Translating Pierre Lemaitre’s epic, Prix Goncourt winning novel, Au revoir là–haut (See You Up There), to the screen is no easy feat. Though the many twisting and twirling threads start to slip away from actor–director Albert Dupontel towards the end, he still offers up a lavish spectacle that mixes melodrama, satire, tragedy, irreverence and dark, surreal humour with strong performances and a particular visual flourish.
The story, set in Paris in the aftermath of the First World War, is told in flashback by everyman Albert Maillard (Dupontel) after he’s picked up by the gendarmes in Morocco. Maillard recounts his experiences as a rank-and-file soldier in the trenches, forced to go over the top by his villainous captain Pradelle (Laurent Lafitte) after hostilities had officially been suspended. The charge, much like the war itself, is futile and leads to the almost live burial of Maillard and the disfigurement of his trenchmate, and near-death saviour, Édouard (Nahuel Pérez Biscayart).
Indebted to Édouard, Maillard helps him swap his identity with a similarly named, but deceased, comrade and together they move back to Paris. There they try to put themselves and their lives back together after the different ways the war has broken them. Maillard scratches together a living and stoops low to supply his friend with his morphine dependence. Édouard, a talented artist who signed up to fight to antagonise his father, refuses to leave their bohemian lodgings, and lives behind – and through – elaborate masks that he creates. There he hatches a plan to make a new life by selling phoney war monuments. Coincidentally it brings them back into the orbit of Édouard’s menacing banker father (Niels Arestrup) and Pardelle, who’s involved in his own bit of war profiteering.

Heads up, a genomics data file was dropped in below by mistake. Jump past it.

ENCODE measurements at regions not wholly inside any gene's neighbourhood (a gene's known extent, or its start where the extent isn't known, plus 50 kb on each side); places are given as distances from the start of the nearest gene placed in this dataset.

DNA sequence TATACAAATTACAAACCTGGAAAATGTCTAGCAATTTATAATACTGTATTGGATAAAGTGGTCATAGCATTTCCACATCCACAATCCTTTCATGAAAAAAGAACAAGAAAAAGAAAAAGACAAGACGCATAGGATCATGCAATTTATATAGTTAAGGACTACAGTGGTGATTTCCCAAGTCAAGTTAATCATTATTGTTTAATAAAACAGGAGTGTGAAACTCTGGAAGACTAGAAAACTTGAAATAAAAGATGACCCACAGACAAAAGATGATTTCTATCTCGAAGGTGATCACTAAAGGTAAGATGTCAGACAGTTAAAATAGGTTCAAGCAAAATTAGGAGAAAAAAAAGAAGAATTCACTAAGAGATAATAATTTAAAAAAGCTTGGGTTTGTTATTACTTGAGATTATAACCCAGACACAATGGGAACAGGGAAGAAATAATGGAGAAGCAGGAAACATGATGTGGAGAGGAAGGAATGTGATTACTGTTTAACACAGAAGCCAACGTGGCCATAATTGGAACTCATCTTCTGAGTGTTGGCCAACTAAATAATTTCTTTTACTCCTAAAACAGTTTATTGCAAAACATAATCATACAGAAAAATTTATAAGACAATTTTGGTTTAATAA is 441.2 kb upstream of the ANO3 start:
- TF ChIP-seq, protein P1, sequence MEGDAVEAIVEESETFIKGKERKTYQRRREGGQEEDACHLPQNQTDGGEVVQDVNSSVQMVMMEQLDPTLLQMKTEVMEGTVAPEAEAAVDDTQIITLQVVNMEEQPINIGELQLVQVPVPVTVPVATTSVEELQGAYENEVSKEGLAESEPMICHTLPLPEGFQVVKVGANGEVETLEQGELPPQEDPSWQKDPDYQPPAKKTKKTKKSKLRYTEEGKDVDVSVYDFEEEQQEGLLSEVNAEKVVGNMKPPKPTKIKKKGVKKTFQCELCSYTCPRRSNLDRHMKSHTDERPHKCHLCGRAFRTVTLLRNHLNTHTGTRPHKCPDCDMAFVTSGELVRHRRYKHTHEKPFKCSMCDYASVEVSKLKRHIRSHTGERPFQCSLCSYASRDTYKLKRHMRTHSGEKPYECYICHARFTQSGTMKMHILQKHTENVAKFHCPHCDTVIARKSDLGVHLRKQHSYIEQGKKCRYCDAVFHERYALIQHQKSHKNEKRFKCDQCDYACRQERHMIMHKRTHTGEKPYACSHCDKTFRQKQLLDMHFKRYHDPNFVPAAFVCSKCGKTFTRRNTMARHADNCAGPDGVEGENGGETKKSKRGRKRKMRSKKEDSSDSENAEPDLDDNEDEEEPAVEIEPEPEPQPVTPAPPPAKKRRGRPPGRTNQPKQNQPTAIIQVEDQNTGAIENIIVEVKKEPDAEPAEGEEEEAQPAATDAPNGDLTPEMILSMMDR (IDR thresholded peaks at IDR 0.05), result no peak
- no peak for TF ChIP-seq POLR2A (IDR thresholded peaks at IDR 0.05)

Dupontel delights in soaring, gliding and swooping through Pierre Queffelean’s excellently recreated Parisian sets. They pop with colour and texture thanks to cinematographer Vincent Matthias’work, which recreates the look of the early days of colour photography. An opening battle sequence – which features a particularly stunning shot – is deftly constructed, but Dupontel also shows his skill in his simpler shot choices. And it’s not just behind the camera that Dupontel does well. He also shows some very good comedic skills and is smart enough to surround himself with a more talented cast. They mostly make up for the shallow depth of characterisation that can happen when turning a brick of a novel into a sub two hour film. Lafitte is dashingly dastardly and Biscayart fantastically emotive, despite acting for the majority of the film with his face covered. His eyes convey much and he physically changes to match the mask he’s wearing. Those masks are perhaps the film’s greatest achievement, exquisitely constructed by Mimi Lempicka and magically conveying the different parts and feelings of Édouard’s life.
The arthouse sensibilities mixed with commercial appeal, the visual impact, strong performances and heart make up for the slightly unusual tone and sometimes weak script of See You Up There, a film for those looking for something different from their cinema.
See You Up There screens as part of the Alliance Francaise French Film Festival from 28th February to 27th March.